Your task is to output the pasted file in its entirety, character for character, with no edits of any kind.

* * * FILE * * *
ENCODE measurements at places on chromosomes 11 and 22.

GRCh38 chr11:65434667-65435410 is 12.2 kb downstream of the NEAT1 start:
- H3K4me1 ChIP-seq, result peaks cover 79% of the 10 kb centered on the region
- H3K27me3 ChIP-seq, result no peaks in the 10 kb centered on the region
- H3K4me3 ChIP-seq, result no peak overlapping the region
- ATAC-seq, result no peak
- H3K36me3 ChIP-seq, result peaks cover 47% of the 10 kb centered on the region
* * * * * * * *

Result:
ENCODE measurements at places on chromosomes 11 and 22.

GRCh38 chr11:65434667-65435410 is 12.2 kb downstream of the NEAT1 start:
- H3K4me1 ChIP-seq, result peaks cover 79% of the 10 kb centered on the region
- H3K27me3 ChIP-seq, result no peaks in the 10 kb centered on the region
- H3K4me3 ChIP-seq, result no peak overlapping the region
- ATAC-seq, result no peak
- H3K36me3 ChIP-seq, result peaks cover 47% of the 10 kb centered on the region